SB: You're on tour right now, what are your next stops?
JB: I’m actually done touring. This was my last little date. And then I'm playing the Apple store June 20th in New York City and then I'm playing ESSENCE Festival July 3rd in New Orleans.
SB: ESSENCE? Nice!
JB: Yeah, I'm playing on the mainstage.
SB: That's major.
JB: Yeah, I'm kind of surprised. I still don't believe them yet. They sent all the paperwork and stuff. I literally start the festival. It's me, Trey Songz, K. Michelle, Jazmine Sullivan and Nas, that's why I’m kinda confused. I’m appreciative. I'm not saying I'm not. I’m with it, but just a little confused.
SB: You'll be unconfused when you start performing, right? So tell us a little more about your documentary.
JB: The documentary is called Love Apparatus. It's a series on my website. I release three interviews a week, every Wednesday. I did about 300 [interviews] with women ages 17 to 65 and I asked them all the same nine questions. And it was kind of an enlightening period. I was very inquisitive as far as the feminine complex and a lot of things I was trying to understand to help me become a better person because I feel like women are natural nurturers and natural born teachers and helpers and healers and I feel like I have those feminine traits in me. I want to maybe expose other men to have them understand it's okay to be both masculine and feminine and be expressive of their emotions and not lie and be honest and all these things that I learned from the documentary. It was like a lot of life lessons happened all at one time. I found myself to be very emo for a year and a half and I didn't understand why. Being an artist, it's tough to get other men to be more open and be more selfless and a lot less insecure. That's pretty much what I've been trying to do. I try to build self-confidence in the men that aren't [confident] and I try to humble dudes who thrive on ego, and the same goes for women, too.
SB: And of course, what everyone wants to know — what do you put in your hair?
JB: Aww man, olive oil. I don't really get too crazy with it. I have this garlic deep conditioner that I use.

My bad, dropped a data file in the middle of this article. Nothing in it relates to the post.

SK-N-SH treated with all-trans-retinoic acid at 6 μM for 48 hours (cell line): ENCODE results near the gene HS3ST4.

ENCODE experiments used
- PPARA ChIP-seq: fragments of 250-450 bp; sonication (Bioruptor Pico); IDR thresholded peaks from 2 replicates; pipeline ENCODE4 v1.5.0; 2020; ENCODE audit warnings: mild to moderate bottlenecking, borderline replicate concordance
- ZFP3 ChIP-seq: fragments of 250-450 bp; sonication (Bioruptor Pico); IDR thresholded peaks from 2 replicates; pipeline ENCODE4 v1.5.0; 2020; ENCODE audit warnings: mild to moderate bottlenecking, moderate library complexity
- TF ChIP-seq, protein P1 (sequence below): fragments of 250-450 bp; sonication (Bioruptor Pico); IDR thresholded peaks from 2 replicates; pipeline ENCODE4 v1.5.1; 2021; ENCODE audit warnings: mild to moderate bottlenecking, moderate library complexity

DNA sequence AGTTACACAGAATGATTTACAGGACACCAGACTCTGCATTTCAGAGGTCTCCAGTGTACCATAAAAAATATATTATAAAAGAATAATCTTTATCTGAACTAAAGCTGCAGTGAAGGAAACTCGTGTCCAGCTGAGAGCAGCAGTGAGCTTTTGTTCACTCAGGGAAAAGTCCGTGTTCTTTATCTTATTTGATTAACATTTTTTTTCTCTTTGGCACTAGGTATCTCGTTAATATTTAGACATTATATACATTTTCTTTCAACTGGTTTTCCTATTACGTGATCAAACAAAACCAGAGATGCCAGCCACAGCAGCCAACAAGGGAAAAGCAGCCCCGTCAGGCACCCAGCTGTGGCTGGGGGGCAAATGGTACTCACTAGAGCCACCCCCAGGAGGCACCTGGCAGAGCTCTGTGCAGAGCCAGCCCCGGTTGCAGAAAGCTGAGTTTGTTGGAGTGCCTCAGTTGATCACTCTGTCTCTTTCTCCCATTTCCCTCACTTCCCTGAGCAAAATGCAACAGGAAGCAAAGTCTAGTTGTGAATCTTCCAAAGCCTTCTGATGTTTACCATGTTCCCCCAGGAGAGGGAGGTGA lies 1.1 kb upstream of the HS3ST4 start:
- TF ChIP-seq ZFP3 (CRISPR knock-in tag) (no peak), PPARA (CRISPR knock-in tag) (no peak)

SB: Do you blow dry it yourself?
JB: No, I don't blow dry it myself. Hell no, I don’t blow dry it myself! I have enough trouble just trying to comb it out.
SB: It's very floaty.
JB: Floaty. [laughs] That's a new one for me. I’m glad.
SB: But back to the music, what do you wish people knew about you/your music?
JB: People who never heard it before? To give it a chance. I feel like a lot of people know my name and they're like, "Oh, that's the guy with the big hair from Tumblr," or whatever the case, but people don't really take the time to listen to the music. Instead of just having to work with hype and, like, "Okay, everyone's telling me to listen to this so I'll listen to this." You hear my name enough times or you see my face enough times and you should take the time to indulge yourself in the art because you might be inspired.
SB: So, random question: You're stuck on an elevator with five totally different types of people and they're kinda freaking out. What do you sing to them to calm them down?
JB: What do I sing to them? Something that everyone can sing along [to]. So it’d probably be a Michael Jackson song.
SB: Which one?
JB: Anything from the Off the Wall album.
SB: How do you like his new album?
JB: I’m not going to say that Michael Jackson would approve of his new album. If Michael Jackson was alive, this album probably wouldn't be out, that's all I have to say.
SB: And our favorite question here at SoulBounce.com: What makes your soul bounce?
JB: Life, love.
SB: And schwaza?
JB: And schwaza. Oh, and discovery! I love new discoveries, yeah I like that. Yeah I like finding out new s--t. I get excited when I learn something new.